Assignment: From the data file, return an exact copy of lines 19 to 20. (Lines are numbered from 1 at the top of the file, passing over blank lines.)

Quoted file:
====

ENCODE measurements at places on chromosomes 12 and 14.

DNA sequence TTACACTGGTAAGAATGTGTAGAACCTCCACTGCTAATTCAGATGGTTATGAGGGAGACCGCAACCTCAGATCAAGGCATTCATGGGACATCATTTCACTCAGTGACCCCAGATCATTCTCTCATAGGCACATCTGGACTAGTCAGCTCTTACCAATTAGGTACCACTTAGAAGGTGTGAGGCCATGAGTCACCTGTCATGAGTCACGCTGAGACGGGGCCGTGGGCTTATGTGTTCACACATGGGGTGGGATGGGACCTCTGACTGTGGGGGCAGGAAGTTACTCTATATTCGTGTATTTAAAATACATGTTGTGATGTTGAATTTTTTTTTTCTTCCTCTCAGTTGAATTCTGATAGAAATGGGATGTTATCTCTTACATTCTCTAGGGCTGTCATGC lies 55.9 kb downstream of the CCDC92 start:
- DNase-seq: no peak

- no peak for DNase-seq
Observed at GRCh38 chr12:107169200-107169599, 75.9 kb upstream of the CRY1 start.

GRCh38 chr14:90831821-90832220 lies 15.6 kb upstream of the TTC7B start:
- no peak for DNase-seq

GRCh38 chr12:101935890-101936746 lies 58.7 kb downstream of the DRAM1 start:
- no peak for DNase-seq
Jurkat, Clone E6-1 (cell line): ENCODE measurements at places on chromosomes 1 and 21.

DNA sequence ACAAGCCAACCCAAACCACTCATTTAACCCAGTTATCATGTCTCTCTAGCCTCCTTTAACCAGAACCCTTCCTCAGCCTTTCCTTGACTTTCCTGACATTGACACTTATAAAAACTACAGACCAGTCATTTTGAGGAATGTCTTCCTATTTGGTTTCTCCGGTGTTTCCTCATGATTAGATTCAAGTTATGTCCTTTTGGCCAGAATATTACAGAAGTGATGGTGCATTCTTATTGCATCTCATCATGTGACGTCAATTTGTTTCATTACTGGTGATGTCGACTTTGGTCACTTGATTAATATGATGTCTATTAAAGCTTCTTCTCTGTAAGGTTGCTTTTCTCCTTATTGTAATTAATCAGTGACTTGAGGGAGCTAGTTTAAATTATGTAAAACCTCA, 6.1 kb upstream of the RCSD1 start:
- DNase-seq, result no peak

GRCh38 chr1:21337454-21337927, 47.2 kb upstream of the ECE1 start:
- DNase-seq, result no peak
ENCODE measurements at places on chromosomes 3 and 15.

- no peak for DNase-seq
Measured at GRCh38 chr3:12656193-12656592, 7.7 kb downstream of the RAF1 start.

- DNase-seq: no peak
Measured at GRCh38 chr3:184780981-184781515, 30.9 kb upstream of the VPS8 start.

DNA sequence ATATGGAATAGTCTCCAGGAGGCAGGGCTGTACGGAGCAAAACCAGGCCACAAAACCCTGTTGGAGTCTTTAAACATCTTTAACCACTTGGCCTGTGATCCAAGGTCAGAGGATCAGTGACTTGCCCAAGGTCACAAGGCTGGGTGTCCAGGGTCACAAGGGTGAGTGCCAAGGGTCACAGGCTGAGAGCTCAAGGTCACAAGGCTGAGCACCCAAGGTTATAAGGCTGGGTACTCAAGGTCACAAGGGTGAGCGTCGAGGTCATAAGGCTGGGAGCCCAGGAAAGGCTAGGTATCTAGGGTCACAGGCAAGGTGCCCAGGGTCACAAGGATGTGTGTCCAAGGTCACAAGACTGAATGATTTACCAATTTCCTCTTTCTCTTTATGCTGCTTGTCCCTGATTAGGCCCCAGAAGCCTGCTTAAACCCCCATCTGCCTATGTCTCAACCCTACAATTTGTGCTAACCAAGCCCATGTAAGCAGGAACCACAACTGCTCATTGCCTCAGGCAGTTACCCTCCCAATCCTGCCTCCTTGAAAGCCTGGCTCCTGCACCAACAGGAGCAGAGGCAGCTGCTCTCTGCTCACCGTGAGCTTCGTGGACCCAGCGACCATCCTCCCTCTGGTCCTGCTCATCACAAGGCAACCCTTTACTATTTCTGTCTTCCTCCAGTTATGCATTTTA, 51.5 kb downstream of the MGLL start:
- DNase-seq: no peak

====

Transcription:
Measured at GRCh38 chr3:184780981-184781515, 30.9 kb upstream of the VPS8 start.

DNA sequence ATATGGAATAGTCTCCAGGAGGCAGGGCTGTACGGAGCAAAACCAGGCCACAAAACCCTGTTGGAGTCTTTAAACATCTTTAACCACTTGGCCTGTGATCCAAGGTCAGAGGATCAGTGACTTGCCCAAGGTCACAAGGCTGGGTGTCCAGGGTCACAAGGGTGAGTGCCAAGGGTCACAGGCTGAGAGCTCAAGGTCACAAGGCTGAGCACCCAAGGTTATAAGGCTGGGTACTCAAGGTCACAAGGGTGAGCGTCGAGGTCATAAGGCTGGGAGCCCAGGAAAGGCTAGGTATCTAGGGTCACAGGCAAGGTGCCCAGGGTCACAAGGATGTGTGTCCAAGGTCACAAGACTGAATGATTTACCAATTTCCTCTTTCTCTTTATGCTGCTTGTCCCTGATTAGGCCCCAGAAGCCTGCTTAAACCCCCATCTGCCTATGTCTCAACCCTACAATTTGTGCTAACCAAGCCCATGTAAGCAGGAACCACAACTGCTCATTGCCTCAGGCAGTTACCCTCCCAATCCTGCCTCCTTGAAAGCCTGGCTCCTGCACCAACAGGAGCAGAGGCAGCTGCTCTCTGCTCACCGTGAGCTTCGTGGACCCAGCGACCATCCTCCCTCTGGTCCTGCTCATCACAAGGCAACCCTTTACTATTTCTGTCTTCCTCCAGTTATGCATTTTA, 51.5 kb downstream of the MGLL start: